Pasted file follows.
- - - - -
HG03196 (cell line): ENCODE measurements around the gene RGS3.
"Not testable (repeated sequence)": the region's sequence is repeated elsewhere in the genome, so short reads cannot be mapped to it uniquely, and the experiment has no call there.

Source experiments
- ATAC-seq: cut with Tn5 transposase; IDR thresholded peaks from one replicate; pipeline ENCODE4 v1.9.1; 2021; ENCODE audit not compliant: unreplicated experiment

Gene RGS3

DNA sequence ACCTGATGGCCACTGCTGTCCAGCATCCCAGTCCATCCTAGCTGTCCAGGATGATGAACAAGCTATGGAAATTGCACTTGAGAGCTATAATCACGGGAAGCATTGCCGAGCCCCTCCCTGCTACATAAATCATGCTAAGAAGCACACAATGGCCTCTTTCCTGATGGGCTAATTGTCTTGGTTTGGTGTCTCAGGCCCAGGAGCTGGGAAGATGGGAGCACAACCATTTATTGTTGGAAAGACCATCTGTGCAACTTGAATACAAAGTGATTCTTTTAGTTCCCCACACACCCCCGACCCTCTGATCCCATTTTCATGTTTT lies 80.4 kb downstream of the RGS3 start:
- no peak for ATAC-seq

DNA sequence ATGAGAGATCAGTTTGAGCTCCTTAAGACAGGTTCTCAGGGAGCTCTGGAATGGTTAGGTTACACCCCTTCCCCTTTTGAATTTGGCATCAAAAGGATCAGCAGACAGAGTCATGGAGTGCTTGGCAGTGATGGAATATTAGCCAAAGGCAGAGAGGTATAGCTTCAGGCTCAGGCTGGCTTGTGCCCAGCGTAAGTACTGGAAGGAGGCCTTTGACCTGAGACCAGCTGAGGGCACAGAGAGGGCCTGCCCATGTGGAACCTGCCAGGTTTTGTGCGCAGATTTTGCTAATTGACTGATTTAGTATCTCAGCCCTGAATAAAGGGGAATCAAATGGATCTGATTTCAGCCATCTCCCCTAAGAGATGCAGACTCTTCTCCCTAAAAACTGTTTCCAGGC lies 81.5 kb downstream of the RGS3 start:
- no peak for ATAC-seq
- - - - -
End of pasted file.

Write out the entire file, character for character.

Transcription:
HG03196 (cell line): ENCODE measurements around the gene RGS3.
"Not testable (repeated sequence)": the region's sequence is repeated elsewhere in the genome, so short reads cannot be mapped to it uniquely, and the experiment has no call there.

Source experiments
- ATAC-seq: cut with Tn5 transposase; IDR thresholded peaks from one replicate; pipeline ENCODE4 v1.9.1; 2021; ENCODE audit not compliant: unreplicated experiment

Gene RGS3

DNA sequence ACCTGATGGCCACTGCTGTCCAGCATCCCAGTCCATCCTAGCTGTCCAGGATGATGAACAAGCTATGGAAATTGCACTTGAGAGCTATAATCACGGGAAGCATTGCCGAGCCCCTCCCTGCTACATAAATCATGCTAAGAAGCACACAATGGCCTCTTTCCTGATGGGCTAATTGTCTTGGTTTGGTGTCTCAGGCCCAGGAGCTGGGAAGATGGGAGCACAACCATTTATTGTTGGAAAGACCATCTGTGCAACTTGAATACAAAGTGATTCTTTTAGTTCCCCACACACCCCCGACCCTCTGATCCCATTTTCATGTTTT lies 80.4 kb downstream of the RGS3 start:
- no peak for ATAC-seq

DNA sequence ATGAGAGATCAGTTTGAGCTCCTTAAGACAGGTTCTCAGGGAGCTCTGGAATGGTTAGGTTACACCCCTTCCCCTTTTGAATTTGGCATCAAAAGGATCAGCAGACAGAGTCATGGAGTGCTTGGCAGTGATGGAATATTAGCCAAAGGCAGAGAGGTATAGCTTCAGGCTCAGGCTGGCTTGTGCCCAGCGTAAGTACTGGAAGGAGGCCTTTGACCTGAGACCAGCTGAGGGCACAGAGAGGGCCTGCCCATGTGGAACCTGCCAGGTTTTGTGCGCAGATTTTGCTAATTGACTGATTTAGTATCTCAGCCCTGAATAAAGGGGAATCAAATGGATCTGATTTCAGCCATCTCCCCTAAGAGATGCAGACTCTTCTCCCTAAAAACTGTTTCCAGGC lies 81.5 kb downstream of the RGS3 start:
- no peak for ATAC-seq